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Calculating the Cost-Benefit Analysis of Hiring an Accountant

Small business owners seeking to make the most of every penny often try to save money by doing without an accountant. With software solutions such as QuickBooks or Xero that make bookkeeping easier than ever, this might seem like a wise move. But even if you’re adept with accounting software, you could be selling your business short by not hiring an accountant.

While bookkeeping involves maintaining financial records, accounting encompasses much more. A certified public accountant (CPA) can provide a wide range of services, including:

  • Setting up bookkeeping and accounting systems
  • Maintaining financial records
  • Tax planning advice
  • Preparing and filing your business taxes
  • Generating audited financial statements or auditing your business’s books
  • Providing business advice to help you operate cost-effectively
  • Creating a personal financial plan

However, hiring an accountant can also be a substantial financial investment. Before making the decision, do a cost-benefit analysis to see if hiring an accountant makes financial sense for your business.

In a cost-benefit analysis, you list and estimate all the costs of an action as well as all the benefits of that action, assign a dollar value to each, add up the two columns, and subtract one from the other to determine whether the action is financially feasible. Generally, you assign a time frame to the costs and benefits—in this case, a three-year period might be reasonable.

Suppose you own an IT consulting firm and handle all the bookkeeping yourself using QuickBooks. You’re so busy that bookkeeping falls to the back burner. As a result, you’re late getting invoices out and cash flow is suffering. Should you hire an accountant?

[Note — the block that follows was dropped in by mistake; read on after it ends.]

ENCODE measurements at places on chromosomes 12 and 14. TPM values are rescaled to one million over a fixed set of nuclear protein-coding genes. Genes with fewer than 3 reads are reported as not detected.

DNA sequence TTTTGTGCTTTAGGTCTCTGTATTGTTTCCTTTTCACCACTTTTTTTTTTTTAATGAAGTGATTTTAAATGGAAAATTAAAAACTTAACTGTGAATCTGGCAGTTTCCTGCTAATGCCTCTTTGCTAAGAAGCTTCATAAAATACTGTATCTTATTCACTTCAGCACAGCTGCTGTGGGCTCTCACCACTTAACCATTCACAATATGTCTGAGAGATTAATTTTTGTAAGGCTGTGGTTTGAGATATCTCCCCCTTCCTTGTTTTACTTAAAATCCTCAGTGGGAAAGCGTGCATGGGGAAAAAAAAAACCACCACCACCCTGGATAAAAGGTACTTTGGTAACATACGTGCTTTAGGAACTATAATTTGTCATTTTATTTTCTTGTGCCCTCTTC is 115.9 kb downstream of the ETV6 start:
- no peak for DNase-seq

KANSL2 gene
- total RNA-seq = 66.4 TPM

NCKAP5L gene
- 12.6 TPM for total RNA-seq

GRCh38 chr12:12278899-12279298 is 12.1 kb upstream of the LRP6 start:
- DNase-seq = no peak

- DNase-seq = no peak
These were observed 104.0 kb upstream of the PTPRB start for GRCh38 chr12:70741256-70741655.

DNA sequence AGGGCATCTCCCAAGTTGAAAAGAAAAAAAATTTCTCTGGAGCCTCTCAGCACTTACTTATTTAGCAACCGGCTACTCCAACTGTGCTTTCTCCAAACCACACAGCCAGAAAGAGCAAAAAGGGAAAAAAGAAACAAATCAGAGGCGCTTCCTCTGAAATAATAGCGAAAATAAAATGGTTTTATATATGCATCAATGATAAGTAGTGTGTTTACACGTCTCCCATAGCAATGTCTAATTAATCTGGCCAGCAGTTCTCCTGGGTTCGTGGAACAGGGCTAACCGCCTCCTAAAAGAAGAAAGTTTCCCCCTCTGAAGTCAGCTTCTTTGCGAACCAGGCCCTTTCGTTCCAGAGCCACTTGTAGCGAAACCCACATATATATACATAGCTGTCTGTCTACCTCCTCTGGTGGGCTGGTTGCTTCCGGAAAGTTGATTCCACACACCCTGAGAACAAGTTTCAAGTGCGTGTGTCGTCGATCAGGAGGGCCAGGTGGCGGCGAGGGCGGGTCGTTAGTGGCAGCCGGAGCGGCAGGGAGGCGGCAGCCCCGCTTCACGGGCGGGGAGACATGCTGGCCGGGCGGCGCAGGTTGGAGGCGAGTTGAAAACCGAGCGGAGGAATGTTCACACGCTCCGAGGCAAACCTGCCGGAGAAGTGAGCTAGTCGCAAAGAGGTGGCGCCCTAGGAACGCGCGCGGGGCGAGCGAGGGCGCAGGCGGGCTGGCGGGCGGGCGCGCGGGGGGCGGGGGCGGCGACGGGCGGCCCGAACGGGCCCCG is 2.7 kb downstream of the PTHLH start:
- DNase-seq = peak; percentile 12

Before calculating the cost-benefit analysis, gather some information.

  1. Determine what services you need. In this case, you probably want everything from bookkeeping to business advice.
  2. Get price quotes from several accountants. Most accountants bill by the hour, but some work on monthly retainers. Also ask if the accountant uses lower-cost help (such as a bookkeeper) to perform some of the duties; if so, those rates may be lower.
  3. Get an estimate of the hours per month it would take to provide what you need, and the total monthly cost.

Think through all of the possible costs and benefits, not just the short-term or obvious ones. Here are some you might itemize:


Monthly cost of accountant’s services

  • Cost of your time interacting with the accountant (you’ll still need to provide necessary records, get documentation together and meet with the accountant occasionally)
  • Cost of any new software required by the accountant
  • Opportunity costs (what could you gain by using the same amount of money for something else? Would hiring another IT employee or buying equipment generate a better return?)


  • Monthly amount of time you save giving up bookkeeping (Multiply the hours you spend on bookkeeping by your hourly pay rate, being sure to include the overhead costs of any benefits).
  • Potential new business you could obtain using that time. Suppose you currently spend 20 hours a month on accounting, and could spend those 20 hours on business development instead. If it takes you an average of 60 hours to land a new client, and your average client accounts for $80,000 of business annually, the dollar benefit of the accountant would be 20 x 12 (or 240) divided by 60, which = 4 new clients. Multiplied by the average account’s fee, that’s 4 x $80,000 or $320,000 annually.
  • Potential financial gains you could make based on the accountant’s retirement planning advice. You can find average rates of return for various types of investments online.
  • Benefits of avoiding costly tax filing mistakes or fines (if you’ve ever had tax problems, you will have some estimate of how much these can cost.)

Some costs and benefits are easier to quantify than others; in many cases you’ll be using estimates or averages. However, by thinking through the costs and benefits in financial terms, you’ll be better able to assess the real value of hiring an accountant.

Rieva Lesonsky

Rieva Lesonsky

Contributor at Fundera
Rieva Lesonsky is a small business contributor for Fundera and CEO of GrowBiz Media, a media company. She has spent 30+ years covering, consulting and speaking to small businesses owners and entrepreneurs.
Rieva Lesonsky